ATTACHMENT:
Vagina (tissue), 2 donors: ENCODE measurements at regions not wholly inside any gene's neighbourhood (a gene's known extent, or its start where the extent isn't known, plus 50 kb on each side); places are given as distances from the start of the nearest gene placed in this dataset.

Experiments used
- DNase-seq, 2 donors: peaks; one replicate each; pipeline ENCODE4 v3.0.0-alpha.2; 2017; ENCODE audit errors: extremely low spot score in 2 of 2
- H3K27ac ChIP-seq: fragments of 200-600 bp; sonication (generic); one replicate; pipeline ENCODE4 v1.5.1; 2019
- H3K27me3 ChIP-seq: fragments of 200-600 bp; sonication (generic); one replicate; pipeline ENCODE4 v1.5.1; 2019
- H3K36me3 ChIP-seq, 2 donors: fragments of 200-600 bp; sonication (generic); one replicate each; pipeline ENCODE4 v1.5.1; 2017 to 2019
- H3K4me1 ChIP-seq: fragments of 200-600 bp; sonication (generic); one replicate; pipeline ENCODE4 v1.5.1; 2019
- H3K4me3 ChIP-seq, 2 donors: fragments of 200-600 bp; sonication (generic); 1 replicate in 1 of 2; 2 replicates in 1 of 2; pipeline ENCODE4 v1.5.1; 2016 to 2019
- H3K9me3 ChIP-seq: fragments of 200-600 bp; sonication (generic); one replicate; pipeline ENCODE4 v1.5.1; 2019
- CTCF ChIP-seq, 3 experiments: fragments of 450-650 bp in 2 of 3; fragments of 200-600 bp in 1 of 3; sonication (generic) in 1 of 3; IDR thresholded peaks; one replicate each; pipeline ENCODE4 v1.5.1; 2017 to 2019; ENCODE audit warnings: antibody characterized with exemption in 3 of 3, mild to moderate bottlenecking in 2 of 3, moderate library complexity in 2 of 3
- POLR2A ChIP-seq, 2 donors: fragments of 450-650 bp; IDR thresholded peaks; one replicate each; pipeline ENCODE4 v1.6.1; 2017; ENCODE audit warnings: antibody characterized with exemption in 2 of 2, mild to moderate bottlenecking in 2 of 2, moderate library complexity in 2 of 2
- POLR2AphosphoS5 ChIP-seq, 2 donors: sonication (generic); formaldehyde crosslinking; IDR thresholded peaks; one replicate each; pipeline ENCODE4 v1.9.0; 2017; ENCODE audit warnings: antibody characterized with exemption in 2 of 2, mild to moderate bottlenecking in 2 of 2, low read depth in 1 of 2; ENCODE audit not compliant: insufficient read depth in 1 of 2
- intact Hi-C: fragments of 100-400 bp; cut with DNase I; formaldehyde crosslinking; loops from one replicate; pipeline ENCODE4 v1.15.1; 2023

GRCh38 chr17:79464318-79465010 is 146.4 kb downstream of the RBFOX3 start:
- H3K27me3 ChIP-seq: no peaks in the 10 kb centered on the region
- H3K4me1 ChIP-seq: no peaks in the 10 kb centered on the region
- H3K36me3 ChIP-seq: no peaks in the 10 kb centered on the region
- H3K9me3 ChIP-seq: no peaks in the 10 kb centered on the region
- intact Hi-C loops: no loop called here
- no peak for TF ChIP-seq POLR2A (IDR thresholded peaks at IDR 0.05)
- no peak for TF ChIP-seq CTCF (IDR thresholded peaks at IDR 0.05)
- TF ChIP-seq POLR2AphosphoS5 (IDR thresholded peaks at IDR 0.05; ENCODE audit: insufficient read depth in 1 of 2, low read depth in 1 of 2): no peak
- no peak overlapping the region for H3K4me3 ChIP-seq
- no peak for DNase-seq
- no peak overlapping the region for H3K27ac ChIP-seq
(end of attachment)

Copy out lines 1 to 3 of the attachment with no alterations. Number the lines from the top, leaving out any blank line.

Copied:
Vagina (tissue), 2 donors: ENCODE measurements at regions not wholly inside any gene's neighbourhood (a gene's known extent, or its start where the extent isn't known, plus 50 kb on each side); places are given as distances from the start of the nearest gene placed in this dataset.

Experiments used
- DNase-seq, 2 donors: peaks; one replicate each; pipeline ENCODE4 v3.0.0-alpha.2; 2017; ENCODE audit errors: extremely low spot score in 2 of 2